Date of Award
Doctor of Philosophy (PhD)
Dr. Sibin Wu
Dr. Michael Abebe
Dr. Jennifer Welbourne
Conflict is considered a multi-dimensional concept conveying both constructive and destructive overtones. Within a strategic decision-making team, conflict can have positive and negative effects, which collectively are considered `paradoxical' because they can simultaneously lead to improved group decisions along with decreased member commitment. Decision quality and commitment to the decision are a requisite of high performance; yet, some suggest that these cannot co-exist because of conflict's paradoxical effects in the decision-making process. The early consensus on conflict research suggests that one form of conflict, i.e. cognitive, yields positive effects, whereas another form of conflict, i.e. affective, yields negative results. Not surprisingly, then, these findings have led to practical implications that organizations should encourage increasing levels of cognitive conflict while completely avoiding affective conflict. However, recent findings have suggested that cognitive conflict has a threshold beyond which its positive effects cease to exist. Additionally, other findings suggest that affective conflict may yield a silver lining.
This dissertation puts forth that existing conflict theory is incomplete because it marginalizes certain real-world phenomenon (e.g. presence and assessment of emotions, attributions, conflict-handling behaviors, and organizational crises). The findings in this dissertation suggest that the effects of conflict are not as direct or unwavering as currently believed. First, this dissertation establishes that cognitive conflict is a nonlinear phenomenon and also establishes the threshold beyond which cognitive conflict ceases to have functional effects. Through the effects of certain moderating influences, the findings reveal how higher levels of cognitive conflict can be achieved while still yielding positive results from the conflict episode. Next, this dissertation addresses gaps in the literature to assess the effects of emotions, conflict-handling behaviors, and the environmental context in the conflict process. Additionally, the effects of individual attributions in the conflict process are also assessed.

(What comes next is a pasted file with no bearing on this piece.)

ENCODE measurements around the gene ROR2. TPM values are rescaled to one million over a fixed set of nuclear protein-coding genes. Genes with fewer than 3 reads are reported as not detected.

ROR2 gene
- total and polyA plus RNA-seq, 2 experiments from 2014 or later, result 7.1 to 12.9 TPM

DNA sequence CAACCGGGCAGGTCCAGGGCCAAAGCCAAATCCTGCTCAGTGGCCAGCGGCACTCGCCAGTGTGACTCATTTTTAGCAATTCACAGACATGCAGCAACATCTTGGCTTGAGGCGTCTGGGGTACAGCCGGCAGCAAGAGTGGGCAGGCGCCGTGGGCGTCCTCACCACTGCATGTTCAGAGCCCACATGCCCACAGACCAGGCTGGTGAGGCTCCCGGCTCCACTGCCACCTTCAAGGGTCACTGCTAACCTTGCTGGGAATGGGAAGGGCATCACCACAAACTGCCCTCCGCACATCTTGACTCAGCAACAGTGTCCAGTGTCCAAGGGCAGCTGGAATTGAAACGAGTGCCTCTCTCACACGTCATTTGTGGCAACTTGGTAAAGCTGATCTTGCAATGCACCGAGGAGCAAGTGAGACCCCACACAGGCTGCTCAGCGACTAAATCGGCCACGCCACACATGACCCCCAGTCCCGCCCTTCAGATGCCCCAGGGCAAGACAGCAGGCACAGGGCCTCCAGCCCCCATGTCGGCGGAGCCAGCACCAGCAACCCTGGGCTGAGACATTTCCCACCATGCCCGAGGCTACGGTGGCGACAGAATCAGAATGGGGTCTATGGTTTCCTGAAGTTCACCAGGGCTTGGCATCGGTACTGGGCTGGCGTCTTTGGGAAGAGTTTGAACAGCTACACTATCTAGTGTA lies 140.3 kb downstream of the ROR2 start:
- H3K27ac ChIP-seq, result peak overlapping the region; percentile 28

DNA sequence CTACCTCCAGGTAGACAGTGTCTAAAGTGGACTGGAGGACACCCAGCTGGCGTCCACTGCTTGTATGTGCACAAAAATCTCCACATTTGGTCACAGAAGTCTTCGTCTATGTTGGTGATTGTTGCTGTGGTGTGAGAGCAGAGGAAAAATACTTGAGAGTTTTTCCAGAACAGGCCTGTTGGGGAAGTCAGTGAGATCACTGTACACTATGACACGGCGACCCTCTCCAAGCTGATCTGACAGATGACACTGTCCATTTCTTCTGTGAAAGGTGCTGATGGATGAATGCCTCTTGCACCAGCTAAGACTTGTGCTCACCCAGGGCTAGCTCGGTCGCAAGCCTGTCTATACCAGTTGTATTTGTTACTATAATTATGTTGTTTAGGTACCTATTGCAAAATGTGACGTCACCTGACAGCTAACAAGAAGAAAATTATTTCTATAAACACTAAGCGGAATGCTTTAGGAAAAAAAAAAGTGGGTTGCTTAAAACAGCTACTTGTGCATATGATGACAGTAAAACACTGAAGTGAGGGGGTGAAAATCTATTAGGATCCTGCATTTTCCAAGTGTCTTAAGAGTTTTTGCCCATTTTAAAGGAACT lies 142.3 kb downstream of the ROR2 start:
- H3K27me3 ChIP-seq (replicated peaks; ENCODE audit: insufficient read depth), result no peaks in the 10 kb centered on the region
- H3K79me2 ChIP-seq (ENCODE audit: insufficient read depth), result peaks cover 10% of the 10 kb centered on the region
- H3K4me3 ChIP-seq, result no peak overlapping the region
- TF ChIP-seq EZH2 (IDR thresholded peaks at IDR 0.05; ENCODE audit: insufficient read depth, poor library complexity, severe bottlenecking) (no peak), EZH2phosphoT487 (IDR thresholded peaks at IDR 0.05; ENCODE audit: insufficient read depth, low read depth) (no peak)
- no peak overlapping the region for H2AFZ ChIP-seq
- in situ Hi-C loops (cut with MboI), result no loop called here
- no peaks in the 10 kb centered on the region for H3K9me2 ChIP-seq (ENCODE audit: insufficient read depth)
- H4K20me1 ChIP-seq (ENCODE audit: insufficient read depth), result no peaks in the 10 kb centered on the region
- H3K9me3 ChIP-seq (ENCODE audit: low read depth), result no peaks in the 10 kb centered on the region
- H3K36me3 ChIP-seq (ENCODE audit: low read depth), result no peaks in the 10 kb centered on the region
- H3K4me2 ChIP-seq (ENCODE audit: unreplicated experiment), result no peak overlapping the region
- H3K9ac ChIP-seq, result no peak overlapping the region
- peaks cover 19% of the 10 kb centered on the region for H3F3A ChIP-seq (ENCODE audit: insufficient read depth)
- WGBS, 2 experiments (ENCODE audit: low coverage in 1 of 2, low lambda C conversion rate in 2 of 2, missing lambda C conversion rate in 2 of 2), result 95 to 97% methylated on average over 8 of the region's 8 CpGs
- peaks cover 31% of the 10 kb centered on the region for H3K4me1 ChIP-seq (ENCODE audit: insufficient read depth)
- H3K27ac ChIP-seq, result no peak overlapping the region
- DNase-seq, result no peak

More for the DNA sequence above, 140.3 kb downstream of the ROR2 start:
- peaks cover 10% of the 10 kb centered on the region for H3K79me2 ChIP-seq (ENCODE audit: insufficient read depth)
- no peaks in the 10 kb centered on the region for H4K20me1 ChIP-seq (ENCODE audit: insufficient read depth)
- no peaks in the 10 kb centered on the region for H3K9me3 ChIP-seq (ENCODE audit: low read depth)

The findings in this dissertation reveal that the relationships between conflict-type and decision outcomes (e.g. speed, quality, and commitment) are conditional upon the moderating influence of anger, competitive and collaborative behaviors, and high- and low-level crisis situations. Additionally, this dissertation finds that the relationships between conflict-type, anger, and conflict-handling behavior are themselves conditional upon an individual's attribution inferences.
The biggest contributions of this dissertation are in establishing the moderating roles of emotions, conflict-handling behavior, environmental context, and attributional inferences, respectively. Important findings are discussed, in terms of significant theoretical contributions and practical implications, within the scope of the dissertation's limitations. Finally, this dissertation culminates with suggestions for future research.
University of Texas-Pan American